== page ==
TortsProf Blog

Editor: Christopher J. Robinette
Widener Commonwealth Law School

Sunday, September 24, 2006

Toy Workbench Recalled, Meets Federal Standards

Playskool is recalling (official notice from CPSC) its toy toolbench after two children got the fake nails caught in their throats and died.

The toy was in compliance with all relevant federal regulations, according to news stories and the CPSC report.  The nails are not considered "small parts" based on their measurements and the toy was aimed at children three and older.  The children who died were 19 months old and two years old.  At least the latter death is the subject of a lawsuit.

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Question: Do we, as a society, believe that federal standards should be (a) a floor or (b) both a floor and a ceiling?

Depending on one's answer, the situation referred to in the post would imply that (a) the federal standards are too low or (b) Playskool should be immune from liability.

In short, two people will take away two different conclusions from this post, and perhaps it is for this reason that questions of legal reform often result in an impasse.

Posted by: seth (not a lawyer) | Sep 24, 2006 6:53:23 PM

How about (c), a floor and presumptive evidence of a lack of negligence/defect?

And there's another factor in the mix here, isn't there? The children who were injured were both below the labeled age.

I teach a very similar course in my products class, involving a Playskool product, an under-age victim, and full regulatory compliance. Students' reactions are quite interesting.

I'm also not sure that everyone who concludes that the standards should be only a floor would necessarily conclude that federal standards are too low. This tragic result might be evidence of that, but not conclusive.

Posted by: Bill Childs | Sep 25, 2006 3:57:12 AM

Going backwards, I didn't mean to imply that everyone who thought (a) would conclude that the standards were too low, I just meant that they would believe that it would not be an immediate bar to suit.

On the age question - that is certainly another factor to consider, as I'm sure there are many in every case. Using a product in a manner for which it is clearly not intended would, it seems to me, usually put the onus on the consumer. But, I was really only interested in the question of federal standards as a barrier to entry. A question that I ask sincerely, as I do not know the answer.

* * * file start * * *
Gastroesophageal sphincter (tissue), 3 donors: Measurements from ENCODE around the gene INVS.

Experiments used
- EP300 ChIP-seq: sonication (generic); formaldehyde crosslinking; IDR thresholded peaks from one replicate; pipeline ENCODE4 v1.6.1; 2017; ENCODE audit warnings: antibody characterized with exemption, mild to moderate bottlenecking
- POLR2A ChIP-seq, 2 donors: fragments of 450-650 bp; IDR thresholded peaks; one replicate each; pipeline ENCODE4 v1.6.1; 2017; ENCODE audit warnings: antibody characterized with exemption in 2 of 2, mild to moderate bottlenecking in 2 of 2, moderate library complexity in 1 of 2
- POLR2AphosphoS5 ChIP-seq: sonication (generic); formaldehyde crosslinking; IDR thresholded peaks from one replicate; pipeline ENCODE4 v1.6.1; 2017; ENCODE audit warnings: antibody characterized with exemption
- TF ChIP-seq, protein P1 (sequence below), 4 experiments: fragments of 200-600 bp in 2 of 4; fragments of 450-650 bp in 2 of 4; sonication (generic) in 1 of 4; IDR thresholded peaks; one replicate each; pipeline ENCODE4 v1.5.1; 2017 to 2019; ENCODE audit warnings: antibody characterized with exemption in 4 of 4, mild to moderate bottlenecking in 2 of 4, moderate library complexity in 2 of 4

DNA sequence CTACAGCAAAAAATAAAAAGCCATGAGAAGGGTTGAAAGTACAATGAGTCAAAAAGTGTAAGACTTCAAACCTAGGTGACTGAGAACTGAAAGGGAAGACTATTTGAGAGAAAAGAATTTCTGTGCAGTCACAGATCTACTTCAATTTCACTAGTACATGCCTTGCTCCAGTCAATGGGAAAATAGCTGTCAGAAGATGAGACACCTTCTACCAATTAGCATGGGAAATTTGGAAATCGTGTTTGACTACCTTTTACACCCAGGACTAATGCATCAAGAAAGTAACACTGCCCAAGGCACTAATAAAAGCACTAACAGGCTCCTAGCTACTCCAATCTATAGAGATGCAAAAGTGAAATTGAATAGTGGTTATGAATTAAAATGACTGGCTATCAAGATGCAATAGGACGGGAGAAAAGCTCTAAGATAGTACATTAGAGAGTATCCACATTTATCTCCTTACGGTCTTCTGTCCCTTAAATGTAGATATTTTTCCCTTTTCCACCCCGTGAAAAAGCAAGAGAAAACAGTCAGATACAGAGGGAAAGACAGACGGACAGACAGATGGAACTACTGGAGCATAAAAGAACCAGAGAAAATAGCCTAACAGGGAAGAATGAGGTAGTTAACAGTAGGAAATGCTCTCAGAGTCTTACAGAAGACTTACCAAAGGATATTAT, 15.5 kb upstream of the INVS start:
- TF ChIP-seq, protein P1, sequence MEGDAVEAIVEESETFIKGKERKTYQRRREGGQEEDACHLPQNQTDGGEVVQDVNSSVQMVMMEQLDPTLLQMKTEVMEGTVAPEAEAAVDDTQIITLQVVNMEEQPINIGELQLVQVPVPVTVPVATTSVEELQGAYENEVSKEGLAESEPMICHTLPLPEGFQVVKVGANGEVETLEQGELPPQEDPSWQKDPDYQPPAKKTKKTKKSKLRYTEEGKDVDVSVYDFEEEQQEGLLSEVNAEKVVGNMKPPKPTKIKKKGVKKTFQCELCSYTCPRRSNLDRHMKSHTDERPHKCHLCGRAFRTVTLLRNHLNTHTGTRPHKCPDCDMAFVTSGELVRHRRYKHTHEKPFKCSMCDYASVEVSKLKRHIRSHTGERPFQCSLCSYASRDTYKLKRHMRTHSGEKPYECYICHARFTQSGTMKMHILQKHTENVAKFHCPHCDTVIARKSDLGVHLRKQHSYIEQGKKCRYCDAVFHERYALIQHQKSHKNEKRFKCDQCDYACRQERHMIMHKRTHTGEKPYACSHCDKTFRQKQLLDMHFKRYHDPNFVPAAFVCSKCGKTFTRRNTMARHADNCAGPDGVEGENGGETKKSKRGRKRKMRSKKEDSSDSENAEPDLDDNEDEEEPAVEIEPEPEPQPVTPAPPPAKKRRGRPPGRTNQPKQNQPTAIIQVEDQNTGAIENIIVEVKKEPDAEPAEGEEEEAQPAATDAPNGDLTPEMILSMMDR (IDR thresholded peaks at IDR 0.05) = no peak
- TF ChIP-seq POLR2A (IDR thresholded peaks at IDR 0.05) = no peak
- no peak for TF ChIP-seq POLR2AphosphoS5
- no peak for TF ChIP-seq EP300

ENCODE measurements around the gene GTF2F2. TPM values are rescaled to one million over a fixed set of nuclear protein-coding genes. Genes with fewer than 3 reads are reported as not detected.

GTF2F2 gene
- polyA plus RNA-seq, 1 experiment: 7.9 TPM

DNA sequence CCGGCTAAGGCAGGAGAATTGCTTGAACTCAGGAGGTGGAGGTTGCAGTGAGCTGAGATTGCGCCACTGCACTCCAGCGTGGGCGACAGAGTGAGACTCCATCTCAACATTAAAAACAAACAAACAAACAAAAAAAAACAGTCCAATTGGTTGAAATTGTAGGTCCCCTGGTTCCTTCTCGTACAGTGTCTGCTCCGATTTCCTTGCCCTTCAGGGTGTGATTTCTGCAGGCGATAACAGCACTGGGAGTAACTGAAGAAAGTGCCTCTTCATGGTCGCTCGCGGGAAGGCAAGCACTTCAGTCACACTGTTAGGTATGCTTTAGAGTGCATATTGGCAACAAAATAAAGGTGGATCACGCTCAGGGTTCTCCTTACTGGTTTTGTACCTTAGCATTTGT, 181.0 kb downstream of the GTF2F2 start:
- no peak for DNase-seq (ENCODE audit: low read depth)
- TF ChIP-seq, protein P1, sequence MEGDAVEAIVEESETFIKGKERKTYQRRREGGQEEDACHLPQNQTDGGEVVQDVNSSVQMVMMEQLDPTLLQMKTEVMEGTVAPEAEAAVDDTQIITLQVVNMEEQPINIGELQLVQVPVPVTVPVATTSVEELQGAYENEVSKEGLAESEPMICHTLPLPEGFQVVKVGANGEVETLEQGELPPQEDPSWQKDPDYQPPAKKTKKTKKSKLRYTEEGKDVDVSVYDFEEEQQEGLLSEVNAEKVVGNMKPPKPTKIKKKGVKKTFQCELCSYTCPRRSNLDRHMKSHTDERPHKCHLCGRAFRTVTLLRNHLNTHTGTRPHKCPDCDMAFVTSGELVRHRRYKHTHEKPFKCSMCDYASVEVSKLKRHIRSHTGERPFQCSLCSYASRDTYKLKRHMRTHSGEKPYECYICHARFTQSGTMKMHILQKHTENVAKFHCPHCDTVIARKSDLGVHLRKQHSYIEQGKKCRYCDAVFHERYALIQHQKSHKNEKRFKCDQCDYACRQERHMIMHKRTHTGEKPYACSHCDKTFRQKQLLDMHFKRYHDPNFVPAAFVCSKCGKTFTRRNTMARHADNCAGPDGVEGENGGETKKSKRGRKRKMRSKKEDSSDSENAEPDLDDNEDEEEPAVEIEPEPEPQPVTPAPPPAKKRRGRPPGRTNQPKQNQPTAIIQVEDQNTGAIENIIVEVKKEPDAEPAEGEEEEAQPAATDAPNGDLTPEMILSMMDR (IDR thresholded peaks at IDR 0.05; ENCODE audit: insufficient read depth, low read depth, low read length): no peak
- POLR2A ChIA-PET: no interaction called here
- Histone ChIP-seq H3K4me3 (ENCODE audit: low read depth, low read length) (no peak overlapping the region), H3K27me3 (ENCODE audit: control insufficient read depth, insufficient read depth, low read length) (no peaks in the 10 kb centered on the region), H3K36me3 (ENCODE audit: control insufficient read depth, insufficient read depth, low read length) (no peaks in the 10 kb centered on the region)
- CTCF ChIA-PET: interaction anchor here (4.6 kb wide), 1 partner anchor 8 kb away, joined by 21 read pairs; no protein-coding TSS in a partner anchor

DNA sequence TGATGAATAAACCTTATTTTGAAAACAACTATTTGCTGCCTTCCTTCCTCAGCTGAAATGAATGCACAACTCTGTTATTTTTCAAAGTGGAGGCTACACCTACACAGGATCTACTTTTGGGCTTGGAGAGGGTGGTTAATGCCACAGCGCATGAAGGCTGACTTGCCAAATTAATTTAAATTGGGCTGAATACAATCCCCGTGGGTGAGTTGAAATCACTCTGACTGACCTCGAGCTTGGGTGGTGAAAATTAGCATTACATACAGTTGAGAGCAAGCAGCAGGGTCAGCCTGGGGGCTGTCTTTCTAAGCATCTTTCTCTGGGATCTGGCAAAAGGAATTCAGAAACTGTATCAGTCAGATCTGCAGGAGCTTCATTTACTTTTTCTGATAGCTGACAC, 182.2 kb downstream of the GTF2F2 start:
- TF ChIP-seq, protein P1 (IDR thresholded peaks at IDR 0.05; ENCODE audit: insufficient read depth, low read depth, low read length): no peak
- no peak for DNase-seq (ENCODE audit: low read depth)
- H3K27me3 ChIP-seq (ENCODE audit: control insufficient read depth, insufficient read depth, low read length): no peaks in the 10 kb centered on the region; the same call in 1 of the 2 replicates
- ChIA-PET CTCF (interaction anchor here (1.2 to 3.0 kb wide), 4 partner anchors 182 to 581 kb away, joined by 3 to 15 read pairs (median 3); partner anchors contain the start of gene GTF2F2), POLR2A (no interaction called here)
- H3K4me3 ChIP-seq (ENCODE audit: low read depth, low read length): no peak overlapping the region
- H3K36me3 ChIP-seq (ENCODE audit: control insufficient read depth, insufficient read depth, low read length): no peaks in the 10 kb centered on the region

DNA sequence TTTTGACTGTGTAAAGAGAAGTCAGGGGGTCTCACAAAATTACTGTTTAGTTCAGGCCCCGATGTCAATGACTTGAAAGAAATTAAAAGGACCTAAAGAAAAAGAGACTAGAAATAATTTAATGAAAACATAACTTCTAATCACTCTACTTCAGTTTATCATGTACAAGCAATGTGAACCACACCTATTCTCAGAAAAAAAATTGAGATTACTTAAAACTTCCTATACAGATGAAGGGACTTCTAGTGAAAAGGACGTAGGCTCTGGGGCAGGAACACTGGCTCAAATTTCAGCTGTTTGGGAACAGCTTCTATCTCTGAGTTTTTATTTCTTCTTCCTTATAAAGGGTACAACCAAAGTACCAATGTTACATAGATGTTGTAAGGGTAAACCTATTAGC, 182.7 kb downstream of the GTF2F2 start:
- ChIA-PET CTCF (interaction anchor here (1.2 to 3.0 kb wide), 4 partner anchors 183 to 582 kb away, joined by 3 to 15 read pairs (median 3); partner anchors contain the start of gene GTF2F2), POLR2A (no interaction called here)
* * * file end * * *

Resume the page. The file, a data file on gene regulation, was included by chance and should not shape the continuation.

As to your suggestion of (c), this I find interesting. Please forgive me if I sometimes miss the obvious - as always, I'm not a lawyer, just a guy interested in the law and the way it affects us.

As I read it, presumptive evidence of a lack of negligence/defect would not automatically dismiss a case like this, but it would require the plaintiff to meet a higher standard of evidence. My first reaction is that would not be unreasonable. I'll have to try to learn more about presumptive evidence, I suppose. :)

At any rate, thanks for giving me something to think about. As always, I find this blog enlightening.

Posted by: seth (not a lawyer) | Sep 25, 2006 6:53:02 AM

That's one way that a presumption could work -- i.e., the jury would be told that it should presume that the relevant agency did its job as to the questions it addressed, and that if the jury were to find liability, it would have to find the facts by clear and convincing evidence rather than just a preponderance. (This is, not coincidentally, more or less the standard for finding a patent invalid. I have an article in the Minnesota Intellectual Property Review on the issue.)

It could also be something more, making it so that suit would be precluded entirely unless the plaintiff could show that there was something wrong in the regulatory process -- evidence hidden from regulators, corruption, etc.

I'd be inclined to like the first, but my views wander around a bit.

I wrote more about this at Point of Law this summer. (In case that link doesn't work:

Posted by: Bill Childs | Sep 25, 2006 9:24:43 AM

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